I am satisfied she was hearing the phone conversation between Hutchence and Geldof. Later at 9.38am, Ms Troup received via voicemail a call from Hutchence in which he said: “Martha, Michael here, I f—ing had enough.”
She rang the hotel immediately and the telephone rang out. A further call was received at 9.50am on Ms Troup’s answering machine. Hutchence sounded as if he was affected by something and was slow and deep.
This call worried Ms Troup and she spoke to John Martin, the tour manager for INXS. Mr Martin refers to a note received from the deceased stating that he was “not going to rehearsals today”.
The rehearsal was to be the last one before the start of the tour and was quite important.
Michelle Bennett, a former de facto of Hutchence, received two calls from him that morning.
The first was on an answering machine and Hutchence sounded “drunk”. During the second call at 9.54am, Hutchence began to cry and, according to Ms Bennett, sounded “very upset”.
She was concerned about his demeanour and told him she would come immediately.
However, she was not able to rouse him by knocking loudly on his door, nor by ringing him.
She wrote a note and left it at reception.
Ms Bennett stated that Hutchence never expressed previous inclinations regarding suicide.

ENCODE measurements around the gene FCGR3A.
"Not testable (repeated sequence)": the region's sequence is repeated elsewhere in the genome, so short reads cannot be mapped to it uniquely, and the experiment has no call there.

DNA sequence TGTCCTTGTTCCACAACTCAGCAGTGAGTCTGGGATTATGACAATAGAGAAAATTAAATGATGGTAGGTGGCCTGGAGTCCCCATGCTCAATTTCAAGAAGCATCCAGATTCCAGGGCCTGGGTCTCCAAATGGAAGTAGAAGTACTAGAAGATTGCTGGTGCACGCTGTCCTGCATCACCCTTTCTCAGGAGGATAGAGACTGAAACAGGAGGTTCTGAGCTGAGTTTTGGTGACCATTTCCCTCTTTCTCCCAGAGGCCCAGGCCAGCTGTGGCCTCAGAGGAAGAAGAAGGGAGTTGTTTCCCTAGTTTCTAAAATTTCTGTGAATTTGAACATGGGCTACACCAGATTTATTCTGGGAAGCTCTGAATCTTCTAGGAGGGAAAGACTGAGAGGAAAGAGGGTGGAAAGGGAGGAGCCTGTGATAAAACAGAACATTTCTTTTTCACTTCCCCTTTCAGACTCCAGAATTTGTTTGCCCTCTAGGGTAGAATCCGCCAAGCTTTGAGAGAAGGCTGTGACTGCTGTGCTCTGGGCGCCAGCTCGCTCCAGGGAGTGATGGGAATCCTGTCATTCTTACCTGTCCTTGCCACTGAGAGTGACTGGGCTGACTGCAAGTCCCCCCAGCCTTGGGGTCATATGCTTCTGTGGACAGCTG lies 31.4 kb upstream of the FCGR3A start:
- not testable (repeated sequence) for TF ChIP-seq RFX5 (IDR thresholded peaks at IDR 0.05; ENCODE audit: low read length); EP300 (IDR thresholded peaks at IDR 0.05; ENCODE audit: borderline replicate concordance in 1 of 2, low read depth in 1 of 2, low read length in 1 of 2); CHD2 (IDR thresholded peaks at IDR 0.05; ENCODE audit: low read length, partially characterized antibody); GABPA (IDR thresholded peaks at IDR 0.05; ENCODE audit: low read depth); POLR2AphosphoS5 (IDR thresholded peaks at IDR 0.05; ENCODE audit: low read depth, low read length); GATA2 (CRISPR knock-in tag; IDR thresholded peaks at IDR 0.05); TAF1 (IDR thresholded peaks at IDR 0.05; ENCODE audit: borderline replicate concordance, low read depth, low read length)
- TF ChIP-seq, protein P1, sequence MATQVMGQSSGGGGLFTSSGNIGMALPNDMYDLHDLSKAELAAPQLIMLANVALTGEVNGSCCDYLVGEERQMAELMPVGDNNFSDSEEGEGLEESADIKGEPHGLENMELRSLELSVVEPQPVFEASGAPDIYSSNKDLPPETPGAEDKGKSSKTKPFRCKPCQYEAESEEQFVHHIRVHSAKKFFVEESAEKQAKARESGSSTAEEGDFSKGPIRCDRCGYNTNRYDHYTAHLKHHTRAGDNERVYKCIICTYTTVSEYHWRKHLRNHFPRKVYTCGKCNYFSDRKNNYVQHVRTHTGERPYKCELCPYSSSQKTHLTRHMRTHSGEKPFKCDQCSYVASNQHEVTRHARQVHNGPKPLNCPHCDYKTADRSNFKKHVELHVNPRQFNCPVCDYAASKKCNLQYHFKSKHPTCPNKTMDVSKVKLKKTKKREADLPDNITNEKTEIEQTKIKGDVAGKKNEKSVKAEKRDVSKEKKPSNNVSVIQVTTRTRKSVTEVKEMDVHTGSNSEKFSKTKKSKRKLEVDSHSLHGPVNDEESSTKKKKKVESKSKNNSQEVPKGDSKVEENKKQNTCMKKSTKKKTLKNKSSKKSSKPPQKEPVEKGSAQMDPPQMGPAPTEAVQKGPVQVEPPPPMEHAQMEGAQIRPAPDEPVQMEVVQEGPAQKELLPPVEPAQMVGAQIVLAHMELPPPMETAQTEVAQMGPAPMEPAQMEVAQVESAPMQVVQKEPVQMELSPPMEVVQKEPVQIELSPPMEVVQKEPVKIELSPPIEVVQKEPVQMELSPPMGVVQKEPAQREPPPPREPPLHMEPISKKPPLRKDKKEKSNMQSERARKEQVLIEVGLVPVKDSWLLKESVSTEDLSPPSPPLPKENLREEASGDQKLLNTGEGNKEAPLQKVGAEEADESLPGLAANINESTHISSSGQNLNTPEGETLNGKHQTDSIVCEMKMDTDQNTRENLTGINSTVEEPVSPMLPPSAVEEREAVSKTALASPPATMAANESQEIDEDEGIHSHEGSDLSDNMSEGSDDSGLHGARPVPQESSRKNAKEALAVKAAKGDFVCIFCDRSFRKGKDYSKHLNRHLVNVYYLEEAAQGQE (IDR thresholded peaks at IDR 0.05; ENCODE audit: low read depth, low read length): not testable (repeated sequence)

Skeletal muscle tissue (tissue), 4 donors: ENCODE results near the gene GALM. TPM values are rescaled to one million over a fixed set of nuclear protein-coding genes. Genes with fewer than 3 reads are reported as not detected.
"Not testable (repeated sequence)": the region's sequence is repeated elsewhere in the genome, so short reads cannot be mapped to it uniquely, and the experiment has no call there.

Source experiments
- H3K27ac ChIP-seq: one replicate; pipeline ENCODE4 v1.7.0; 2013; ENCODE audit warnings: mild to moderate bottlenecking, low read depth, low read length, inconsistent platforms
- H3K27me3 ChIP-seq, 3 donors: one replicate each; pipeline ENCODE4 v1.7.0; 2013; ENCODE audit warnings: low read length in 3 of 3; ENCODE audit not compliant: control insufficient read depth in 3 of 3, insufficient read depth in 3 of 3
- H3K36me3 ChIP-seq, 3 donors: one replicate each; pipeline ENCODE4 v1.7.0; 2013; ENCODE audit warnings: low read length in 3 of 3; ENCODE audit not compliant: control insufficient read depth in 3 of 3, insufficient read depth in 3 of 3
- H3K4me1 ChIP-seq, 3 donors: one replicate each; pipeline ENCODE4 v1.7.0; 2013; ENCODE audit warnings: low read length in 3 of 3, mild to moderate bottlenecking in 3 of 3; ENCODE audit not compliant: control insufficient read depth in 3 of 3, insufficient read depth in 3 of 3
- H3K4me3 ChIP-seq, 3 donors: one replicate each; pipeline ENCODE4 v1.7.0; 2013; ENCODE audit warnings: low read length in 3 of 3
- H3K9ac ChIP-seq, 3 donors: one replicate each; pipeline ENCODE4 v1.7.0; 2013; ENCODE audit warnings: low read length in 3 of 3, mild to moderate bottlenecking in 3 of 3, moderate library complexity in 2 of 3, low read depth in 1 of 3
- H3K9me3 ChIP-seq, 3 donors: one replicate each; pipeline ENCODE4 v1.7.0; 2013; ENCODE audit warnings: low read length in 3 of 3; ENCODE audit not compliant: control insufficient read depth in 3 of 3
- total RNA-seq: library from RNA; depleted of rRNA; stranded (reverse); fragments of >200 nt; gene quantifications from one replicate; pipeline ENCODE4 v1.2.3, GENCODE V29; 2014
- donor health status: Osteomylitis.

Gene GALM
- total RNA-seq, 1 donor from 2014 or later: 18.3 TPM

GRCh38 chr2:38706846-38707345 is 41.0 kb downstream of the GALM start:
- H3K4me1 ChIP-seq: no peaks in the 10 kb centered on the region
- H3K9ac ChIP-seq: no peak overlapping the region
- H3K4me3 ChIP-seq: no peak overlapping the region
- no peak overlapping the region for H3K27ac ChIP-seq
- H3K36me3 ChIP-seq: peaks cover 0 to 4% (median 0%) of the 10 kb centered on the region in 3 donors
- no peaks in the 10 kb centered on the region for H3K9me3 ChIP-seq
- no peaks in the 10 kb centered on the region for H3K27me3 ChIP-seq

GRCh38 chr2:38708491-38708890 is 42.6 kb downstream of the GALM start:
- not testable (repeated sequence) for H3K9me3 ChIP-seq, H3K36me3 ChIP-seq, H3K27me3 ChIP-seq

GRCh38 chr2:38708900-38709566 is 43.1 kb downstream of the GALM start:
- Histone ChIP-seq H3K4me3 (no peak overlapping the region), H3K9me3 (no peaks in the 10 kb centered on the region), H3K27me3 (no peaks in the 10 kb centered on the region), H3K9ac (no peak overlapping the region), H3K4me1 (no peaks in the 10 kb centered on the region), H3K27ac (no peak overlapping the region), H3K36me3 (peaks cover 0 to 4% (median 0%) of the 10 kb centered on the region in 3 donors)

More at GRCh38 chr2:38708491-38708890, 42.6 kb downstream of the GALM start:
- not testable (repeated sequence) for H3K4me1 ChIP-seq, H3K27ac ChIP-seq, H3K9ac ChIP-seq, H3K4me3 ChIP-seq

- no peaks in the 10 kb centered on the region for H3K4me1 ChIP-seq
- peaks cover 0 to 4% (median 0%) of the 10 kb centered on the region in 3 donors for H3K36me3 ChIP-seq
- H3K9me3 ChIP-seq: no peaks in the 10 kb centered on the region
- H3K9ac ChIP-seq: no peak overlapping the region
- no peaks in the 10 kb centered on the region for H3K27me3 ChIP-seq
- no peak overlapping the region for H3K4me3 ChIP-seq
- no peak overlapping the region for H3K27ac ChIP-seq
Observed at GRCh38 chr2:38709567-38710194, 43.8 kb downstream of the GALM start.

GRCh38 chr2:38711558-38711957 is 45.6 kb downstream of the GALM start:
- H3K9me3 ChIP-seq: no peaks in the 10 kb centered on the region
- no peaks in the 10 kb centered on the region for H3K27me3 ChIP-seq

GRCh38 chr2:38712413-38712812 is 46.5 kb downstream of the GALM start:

Hutchence was found at 11.50am, naked behind the door to his room.
He had apparently hanged himself with his own belt and the buckle broke away and his body was found kneeling on the floor and facing the door.
A statement obtained from Hutchence’s mother, Patricia Glassop, confirms her opinion that he was in a depressed state.
In December 1995, Hutchence was first prescribed Prozac by Dr J. Borham, a London medical practitioner, to treat a depressive problem.
He was last prescribed Prozac on November 1, 1997 (three weeks before his death).
London psychiatrist Mark Collins was consulted by Hutchence on October 17, 1997, in regard to a minor depression being experienced by him. Dr Collins said there was no hint of suicidal thinking by Hutchence.
An analysis report of Hutchence’s blood indicates the presence of alcohol, cocaine, Prozac and prescription drugs.
It has been suggested the death resulted from an act of auto eroticism.
However, there is no forensic or other evidence to substantiate this suggestion.
I therefore discount that manner of death.
On consideration of the entirety of the evidence I am satisfied Hutchence was in a severe depressed state on the morning of November 22, 1997.
This was due to a number of factors, including the relationship with Paula Yates and the pressure of the ongoing dispute with Sir Robert Geldof, combined with the effects of the substances that he had ingested at that time.
I am satisfied the cause of death was “hanging”. I am also satisfied there was no other person involved in causing the death. Nothing will be gained by holding a formal inquest.
The identity of the deceased, the date and place of death and the manner and cause of death are clearly set out and the time and expense of holding an inquest is not warranted and will be dispensed with. May I offer to the family of Michael Hutchence my sincere condolences on their sad loss.
NSW State Coroner”